Compact cameras are perfect for beginners and younger enthusiasts of photography, although even professionals see the merit of owning one for taking quick but still quality shots.
These cameras are described as digital cameras with non-interchangeable lens, but their name comes from their comparatively slim forms that are compact enough to be slipped into pockets.
Three good options for customers looking to buy a compact camera are the Fujifilm X100S, Sony Cyber-Shot DSC-RX1 and Panasonic Lumix DMC-LX100. Let's see how they stack up against each other.
Design and Hardware
The design of the Fujifilm X100S takes inspiration from the cameras of past generations, with a mix of black leather textures and silver metal. Even the control dial and control wheel of the camera's lens sport a retro look, all of which look very similar to its predecessor, the massively popular Fujifilm X100.
The Sony Cyber-shot DSC-RX1, on the other hand, features a minimalist style with rounded edges and straight lines, following the design philosophy of another Sony Cyber-shot compact camera, the RX100. The camera features a metal shell with rubber material on the grip and thumb areas, all contributing to a solid and high-quality look for the camera.
The Panasonic Lumix DMC-LX100 has an aluminum body that is often compared to that of the Fujifilm X100S. The camera looks very similar to its Fujifilm rival, minus the retro look provided by the contrast in silver and black leather.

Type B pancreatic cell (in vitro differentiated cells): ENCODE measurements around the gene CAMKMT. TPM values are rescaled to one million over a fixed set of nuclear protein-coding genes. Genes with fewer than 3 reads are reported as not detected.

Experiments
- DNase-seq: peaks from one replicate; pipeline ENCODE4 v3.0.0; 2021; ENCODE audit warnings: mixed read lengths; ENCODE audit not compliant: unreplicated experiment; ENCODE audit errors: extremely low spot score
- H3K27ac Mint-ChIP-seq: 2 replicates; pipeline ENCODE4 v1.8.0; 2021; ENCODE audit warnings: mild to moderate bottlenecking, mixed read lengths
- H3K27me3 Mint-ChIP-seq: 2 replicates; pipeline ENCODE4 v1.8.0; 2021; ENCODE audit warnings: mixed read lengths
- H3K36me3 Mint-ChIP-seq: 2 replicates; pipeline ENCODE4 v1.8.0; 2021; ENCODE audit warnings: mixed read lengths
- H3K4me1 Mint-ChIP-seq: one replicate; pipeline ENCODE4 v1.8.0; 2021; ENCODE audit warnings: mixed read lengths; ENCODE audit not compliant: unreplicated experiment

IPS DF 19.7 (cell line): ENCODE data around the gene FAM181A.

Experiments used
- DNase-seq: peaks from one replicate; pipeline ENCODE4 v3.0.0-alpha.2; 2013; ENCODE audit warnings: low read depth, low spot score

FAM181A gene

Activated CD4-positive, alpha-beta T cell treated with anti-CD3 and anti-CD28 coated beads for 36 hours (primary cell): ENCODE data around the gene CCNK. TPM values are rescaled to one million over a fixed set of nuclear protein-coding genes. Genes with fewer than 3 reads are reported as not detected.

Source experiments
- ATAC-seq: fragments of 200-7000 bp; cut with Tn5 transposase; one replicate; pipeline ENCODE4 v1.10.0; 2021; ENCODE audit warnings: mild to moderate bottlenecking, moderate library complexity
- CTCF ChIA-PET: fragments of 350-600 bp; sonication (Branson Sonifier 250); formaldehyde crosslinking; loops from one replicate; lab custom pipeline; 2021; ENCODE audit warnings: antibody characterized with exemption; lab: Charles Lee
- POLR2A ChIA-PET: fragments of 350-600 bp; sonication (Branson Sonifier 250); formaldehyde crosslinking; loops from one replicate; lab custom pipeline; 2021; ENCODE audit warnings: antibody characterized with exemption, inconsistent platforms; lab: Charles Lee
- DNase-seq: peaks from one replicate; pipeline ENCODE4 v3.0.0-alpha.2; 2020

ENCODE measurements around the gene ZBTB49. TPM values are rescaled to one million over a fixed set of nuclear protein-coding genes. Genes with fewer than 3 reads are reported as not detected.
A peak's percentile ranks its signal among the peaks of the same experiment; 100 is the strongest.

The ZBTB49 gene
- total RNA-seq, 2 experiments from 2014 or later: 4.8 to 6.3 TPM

The Fujifilm X100S improves on the sensor of the Fujifilm X100, now sporting one capable of 16.3MP compared to 12.3MP previously. This X-Trans CMOS sensor is actually the same one used by the company's X-Pro1 and X-E1 interchangeable lens cameras, which speaks highly of its quality. The camera's EXR Processor II includes a Lens Modulation Optimizer feature that provides further improved picture quality at even the smallest and largest apertures.
Sony is said to be targeting professional photographers with the Cyber-shot DSC-RX1, validated by the camera's 24MP full-frame (24x36mm) CMOS sensor. The Sony Cyber-shot DSC-RX1 is the first full-frame, fixed-lens camera on the market, which would make it a possible choice for professional photographers.
The Panasonic Lumix LX100 features a 16.8MP Micro Four Thirds sensor, but the camera does not use the entire sensor when taking pictures. Users are instead offered different aspect ratios that use different parts of the full sensor, with standard aspect images ending up as 12.8MP pictures. Panasonic made the trade-off of not using the full sensor to allow for the camera to get down to its size while still being able to offer a very fast lens.
The Fujifilm X100S builds on all the good things found on the Fujifilm X100, creating a compact camera that is very reliable and superb in quality. The only weak area of the Fujifilm X100S is its video mode, but most compact camera users do not buy their devices with video use heavily in mind.
The Sony Cyber-shot DSC-RX1 is a top-end product that is a truly effective camera, with a niche market of full-frame, fixed-lens camera users that it could dominate. It is the perfect tool for a certain type of photographer, and despite shortcomings in terms of autofocus performance, the camera could still stand as a brand-enhancing flagship compact camera for Sony.
The Panasonic Lumix LX100 provides classic manual controls but in a frame that might not be small enough to slip into jeans pockets. Not much about the camera disappoints, with the only weak area being its oversaturated EVF.
The MSRP of the Fujifilm X100S is $1,299; that of the Sony Cyber-Shot DSC-RX1 is $2,799; and that of the Panasonic Lumix LX100 is $899. However, customers searching through the Internet can find good deals compared to these standard retail prices.